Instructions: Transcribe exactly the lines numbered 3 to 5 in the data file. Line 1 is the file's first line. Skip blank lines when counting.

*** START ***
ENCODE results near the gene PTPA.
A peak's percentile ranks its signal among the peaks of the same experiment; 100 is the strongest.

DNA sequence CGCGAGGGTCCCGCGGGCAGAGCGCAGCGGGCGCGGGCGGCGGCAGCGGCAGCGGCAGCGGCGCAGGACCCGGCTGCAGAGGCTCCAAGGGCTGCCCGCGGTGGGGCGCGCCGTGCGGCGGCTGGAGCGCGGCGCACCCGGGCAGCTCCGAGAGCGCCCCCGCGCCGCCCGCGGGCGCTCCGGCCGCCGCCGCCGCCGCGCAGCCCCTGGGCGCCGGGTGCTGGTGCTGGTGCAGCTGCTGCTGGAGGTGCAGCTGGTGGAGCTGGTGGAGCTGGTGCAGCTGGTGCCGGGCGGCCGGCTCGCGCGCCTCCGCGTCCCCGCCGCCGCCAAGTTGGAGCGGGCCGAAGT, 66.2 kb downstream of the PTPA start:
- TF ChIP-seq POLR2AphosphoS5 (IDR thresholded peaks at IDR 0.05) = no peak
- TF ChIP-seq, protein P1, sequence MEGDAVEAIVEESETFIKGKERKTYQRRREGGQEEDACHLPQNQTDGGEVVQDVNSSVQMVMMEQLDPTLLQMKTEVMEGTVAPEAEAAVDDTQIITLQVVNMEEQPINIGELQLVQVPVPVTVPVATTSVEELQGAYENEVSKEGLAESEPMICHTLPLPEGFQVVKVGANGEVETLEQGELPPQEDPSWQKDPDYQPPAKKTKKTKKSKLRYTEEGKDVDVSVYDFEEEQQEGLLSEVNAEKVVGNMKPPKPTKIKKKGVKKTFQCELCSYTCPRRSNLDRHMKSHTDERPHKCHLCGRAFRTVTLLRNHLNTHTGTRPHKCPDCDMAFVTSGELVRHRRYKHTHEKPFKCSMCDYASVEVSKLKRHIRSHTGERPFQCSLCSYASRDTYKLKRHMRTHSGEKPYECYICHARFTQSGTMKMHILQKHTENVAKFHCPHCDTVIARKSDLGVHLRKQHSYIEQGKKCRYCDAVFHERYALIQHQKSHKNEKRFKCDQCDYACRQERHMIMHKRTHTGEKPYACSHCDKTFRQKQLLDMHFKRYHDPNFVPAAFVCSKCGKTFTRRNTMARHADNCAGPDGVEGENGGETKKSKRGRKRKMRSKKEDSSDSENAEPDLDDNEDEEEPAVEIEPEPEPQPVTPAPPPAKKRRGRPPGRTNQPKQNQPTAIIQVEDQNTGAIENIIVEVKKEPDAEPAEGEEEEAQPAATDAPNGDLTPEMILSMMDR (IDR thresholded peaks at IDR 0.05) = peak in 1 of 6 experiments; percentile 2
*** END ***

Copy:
DNA sequence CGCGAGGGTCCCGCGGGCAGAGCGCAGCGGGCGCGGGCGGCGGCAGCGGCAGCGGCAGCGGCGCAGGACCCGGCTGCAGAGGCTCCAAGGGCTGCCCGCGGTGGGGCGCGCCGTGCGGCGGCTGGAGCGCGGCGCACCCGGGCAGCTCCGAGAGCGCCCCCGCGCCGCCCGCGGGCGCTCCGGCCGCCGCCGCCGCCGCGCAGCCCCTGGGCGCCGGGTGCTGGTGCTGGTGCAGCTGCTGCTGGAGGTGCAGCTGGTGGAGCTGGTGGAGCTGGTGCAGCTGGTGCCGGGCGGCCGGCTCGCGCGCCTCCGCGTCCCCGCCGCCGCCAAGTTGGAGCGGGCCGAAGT, 66.2 kb downstream of the PTPA start:
- TF ChIP-seq POLR2AphosphoS5 (IDR thresholded peaks at IDR 0.05) = no peak
- TF ChIP-seq, protein P1, sequence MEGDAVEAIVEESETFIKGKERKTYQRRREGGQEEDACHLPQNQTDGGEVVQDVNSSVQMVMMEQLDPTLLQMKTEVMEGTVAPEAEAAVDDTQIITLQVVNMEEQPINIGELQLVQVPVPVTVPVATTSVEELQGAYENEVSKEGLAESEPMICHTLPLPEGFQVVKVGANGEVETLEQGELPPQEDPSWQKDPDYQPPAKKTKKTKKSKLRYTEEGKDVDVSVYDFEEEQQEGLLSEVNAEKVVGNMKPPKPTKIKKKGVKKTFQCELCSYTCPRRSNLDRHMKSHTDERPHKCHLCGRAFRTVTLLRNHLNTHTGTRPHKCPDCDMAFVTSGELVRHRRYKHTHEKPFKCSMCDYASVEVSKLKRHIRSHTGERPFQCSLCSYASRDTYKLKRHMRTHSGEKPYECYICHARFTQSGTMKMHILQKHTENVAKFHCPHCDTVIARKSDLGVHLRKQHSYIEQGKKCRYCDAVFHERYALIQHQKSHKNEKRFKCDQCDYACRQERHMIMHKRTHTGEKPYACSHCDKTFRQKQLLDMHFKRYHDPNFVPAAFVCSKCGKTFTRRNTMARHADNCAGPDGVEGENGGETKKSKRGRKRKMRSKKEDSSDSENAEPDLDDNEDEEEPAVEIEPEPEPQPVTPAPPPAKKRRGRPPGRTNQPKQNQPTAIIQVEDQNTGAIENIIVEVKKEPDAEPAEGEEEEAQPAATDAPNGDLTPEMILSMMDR (IDR thresholded peaks at IDR 0.05) = peak in 1 of 6 experiments; percentile 2